21 internautes sur 22 ont trouvé ce commentaire utile 
3.0 étoiles sur 5 Fascinating Friendship 5 février 2010
Par Thomas B. Kirsch - Publié sur
Format:Relié|Achat vérifié
The relationship between Wolfgang Pauli, the Nobel Prize winning scientist and influential person in the discovery of Quantum Physics, and C.G. Jung, famed psychologist, and founder of analytical psychology, has fascinated many people. The correspondence between the two men has been published, and there are now at least three books which deal with their relationship. The author has written several books on famed scientists, and he knows that field well. However, his knowledge and sensitivity to the work of Jung is not so deep. As I am a Jungian analyst I see that he really does not "get" Jung. So I found the part about Pauli more interesting, and I tended to skip the part on Jung, because I knew that history from my own study. Nevertheless, the book is well written, well researched, and I think it adds to the lore about these two men's relationship. The fact that these two men came from such different backgrounds and fields and yet forged a close relationship makes for a fascinating story.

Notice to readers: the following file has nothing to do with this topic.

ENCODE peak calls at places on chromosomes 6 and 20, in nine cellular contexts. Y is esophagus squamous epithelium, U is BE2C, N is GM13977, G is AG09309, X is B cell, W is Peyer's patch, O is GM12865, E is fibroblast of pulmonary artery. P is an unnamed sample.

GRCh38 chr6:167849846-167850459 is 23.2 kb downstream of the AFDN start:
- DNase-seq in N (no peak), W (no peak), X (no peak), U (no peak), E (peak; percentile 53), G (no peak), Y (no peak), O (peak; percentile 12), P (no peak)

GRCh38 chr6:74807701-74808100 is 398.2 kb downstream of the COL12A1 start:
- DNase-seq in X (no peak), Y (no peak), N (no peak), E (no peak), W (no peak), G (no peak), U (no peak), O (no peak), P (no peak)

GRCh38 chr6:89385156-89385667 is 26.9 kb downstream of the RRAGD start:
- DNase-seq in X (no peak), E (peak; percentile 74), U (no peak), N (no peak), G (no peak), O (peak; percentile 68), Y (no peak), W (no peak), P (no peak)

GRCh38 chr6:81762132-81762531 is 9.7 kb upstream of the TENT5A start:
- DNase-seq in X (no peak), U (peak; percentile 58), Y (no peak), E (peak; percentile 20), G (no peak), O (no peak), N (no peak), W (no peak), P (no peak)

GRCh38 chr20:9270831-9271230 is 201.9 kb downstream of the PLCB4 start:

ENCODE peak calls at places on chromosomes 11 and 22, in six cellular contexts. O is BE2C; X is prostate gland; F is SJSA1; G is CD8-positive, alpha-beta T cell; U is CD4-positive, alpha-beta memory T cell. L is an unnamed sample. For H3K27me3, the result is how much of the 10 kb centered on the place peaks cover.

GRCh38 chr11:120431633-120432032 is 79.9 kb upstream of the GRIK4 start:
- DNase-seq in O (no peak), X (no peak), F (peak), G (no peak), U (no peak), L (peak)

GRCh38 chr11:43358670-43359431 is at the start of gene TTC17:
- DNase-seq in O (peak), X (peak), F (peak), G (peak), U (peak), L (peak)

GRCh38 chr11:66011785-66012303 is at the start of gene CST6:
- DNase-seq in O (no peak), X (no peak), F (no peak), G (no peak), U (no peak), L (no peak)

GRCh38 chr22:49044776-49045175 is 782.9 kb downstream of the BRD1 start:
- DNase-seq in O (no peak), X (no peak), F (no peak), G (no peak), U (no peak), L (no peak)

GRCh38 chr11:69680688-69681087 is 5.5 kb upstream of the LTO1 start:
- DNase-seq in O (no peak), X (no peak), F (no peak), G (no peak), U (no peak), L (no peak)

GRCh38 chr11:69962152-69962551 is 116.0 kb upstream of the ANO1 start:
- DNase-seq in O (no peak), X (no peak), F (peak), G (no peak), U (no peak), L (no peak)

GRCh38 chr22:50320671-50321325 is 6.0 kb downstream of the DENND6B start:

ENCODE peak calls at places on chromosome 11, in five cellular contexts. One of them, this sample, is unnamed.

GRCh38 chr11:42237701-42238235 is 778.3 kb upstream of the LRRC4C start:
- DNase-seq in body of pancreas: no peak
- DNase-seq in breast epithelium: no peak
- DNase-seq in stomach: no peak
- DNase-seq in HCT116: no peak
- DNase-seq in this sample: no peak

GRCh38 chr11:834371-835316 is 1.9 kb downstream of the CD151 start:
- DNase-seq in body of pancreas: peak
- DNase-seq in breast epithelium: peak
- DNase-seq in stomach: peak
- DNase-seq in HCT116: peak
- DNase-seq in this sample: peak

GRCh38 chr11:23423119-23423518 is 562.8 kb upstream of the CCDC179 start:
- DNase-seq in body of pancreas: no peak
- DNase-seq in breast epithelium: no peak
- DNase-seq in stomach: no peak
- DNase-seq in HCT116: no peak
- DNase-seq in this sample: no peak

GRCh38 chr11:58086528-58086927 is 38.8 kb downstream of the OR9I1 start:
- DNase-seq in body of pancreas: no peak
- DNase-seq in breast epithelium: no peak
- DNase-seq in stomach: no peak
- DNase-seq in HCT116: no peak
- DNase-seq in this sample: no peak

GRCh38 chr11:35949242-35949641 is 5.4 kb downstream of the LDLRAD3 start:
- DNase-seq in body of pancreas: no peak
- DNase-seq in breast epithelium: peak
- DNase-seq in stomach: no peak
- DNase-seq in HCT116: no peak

13 internautes sur 15 ont trouvé ce commentaire utile 
5.0 étoiles sur 5 Physics & Metaphysics 3 novembre 2010
Par Arie Pieter Vander Stroom - Publié sur